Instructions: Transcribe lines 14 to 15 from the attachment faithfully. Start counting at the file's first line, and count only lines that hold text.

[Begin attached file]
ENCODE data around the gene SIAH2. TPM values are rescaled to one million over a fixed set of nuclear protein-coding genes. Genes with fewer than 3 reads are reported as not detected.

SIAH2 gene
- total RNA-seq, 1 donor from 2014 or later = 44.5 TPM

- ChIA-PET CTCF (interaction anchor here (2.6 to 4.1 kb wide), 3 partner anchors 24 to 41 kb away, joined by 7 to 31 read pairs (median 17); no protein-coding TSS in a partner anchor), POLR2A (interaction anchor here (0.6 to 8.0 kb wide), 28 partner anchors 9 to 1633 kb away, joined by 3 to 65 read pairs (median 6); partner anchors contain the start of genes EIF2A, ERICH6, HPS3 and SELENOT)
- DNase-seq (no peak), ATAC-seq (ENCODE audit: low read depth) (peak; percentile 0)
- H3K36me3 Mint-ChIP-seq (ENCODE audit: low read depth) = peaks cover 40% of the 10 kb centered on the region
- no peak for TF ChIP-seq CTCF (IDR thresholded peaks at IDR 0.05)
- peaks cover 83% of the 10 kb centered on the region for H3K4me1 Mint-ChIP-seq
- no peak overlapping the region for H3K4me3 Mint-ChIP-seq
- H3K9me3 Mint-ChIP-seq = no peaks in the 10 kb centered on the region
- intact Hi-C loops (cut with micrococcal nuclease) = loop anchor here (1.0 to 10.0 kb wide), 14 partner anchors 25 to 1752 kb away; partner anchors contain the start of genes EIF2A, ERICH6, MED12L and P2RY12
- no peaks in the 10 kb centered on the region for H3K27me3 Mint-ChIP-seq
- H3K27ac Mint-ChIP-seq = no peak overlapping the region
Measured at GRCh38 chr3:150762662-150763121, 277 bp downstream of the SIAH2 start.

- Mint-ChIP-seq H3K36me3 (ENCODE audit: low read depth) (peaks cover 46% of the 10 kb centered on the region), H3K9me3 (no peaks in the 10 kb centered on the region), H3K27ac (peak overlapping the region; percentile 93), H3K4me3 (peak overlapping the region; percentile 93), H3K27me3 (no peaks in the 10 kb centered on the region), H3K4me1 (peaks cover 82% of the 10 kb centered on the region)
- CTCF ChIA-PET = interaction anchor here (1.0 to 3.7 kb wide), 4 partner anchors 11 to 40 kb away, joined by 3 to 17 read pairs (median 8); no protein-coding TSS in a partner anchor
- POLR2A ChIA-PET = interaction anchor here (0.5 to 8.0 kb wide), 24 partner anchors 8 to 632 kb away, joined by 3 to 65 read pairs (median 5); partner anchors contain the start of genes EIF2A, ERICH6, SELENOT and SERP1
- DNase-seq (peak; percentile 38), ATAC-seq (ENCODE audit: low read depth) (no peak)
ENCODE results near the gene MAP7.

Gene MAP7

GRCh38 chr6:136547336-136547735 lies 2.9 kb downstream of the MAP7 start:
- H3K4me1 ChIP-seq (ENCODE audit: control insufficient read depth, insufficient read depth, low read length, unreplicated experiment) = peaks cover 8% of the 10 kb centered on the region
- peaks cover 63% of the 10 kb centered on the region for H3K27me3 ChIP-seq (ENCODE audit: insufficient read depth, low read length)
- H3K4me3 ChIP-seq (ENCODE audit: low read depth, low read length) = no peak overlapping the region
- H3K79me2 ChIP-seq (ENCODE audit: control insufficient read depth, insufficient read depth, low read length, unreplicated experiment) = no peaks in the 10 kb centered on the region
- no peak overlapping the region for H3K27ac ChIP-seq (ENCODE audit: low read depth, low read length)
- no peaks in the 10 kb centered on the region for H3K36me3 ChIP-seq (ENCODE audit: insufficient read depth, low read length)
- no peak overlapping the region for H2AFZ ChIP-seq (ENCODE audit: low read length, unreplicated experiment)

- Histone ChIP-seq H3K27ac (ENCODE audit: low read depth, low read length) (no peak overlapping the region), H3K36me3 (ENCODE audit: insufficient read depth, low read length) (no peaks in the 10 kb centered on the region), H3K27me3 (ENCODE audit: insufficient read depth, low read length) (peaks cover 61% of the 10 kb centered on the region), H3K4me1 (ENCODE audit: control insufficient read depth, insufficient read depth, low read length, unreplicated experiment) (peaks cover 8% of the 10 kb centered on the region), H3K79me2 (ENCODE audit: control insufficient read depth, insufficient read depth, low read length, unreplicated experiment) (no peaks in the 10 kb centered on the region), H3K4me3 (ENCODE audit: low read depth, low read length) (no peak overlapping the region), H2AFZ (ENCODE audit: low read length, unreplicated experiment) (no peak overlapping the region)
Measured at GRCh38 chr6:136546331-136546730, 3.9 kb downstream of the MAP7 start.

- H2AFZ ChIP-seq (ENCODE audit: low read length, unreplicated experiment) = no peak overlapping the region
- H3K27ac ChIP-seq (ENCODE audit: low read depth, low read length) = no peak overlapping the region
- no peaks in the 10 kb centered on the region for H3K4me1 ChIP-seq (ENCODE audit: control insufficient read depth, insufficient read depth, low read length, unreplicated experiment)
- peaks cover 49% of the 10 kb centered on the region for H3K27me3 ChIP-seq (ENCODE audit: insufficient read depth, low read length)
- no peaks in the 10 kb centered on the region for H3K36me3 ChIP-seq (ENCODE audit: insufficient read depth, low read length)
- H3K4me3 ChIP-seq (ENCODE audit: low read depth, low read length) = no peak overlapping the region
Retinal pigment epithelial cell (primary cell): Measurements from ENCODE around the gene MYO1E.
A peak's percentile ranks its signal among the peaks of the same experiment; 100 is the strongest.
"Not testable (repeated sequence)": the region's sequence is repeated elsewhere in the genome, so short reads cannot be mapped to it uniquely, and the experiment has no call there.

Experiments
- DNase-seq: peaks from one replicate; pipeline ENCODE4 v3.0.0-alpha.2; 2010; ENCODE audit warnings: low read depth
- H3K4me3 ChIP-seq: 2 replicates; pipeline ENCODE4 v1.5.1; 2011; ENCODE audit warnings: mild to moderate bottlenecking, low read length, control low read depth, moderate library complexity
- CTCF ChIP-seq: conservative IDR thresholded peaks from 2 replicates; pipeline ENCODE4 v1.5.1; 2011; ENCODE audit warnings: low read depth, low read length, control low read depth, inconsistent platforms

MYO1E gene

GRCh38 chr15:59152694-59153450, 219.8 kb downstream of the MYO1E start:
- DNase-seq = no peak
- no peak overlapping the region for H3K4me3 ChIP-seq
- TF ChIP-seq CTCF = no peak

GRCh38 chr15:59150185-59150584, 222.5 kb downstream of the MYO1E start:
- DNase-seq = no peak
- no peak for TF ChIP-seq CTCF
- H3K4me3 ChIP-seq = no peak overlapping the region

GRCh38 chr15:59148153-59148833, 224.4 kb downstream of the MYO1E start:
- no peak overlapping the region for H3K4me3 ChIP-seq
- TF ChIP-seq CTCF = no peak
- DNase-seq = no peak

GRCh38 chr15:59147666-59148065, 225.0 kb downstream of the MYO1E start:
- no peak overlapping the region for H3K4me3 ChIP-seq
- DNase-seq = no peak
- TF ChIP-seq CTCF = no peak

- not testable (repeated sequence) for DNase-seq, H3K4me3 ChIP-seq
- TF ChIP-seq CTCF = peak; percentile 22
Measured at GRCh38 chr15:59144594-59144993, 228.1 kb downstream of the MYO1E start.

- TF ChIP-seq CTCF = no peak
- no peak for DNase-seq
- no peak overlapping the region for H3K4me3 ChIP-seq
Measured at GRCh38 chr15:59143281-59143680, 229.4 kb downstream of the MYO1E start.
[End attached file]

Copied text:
Measured at GRCh38 chr3:150762662-150763121, 277 bp downstream of the SIAH2 start.

- Mint-ChIP-seq H3K36me3 (ENCODE audit: low read depth) (peaks cover 46% of the 10 kb centered on the region), H3K9me3 (no peaks in the 10 kb centered on the region), H3K27ac (peak overlapping the region; percentile 93), H3K4me3 (peak overlapping the region; percentile 93), H3K27me3 (no peaks in the 10 kb centered on the region), H3K4me1 (peaks cover 82% of the 10 kb centered on the region)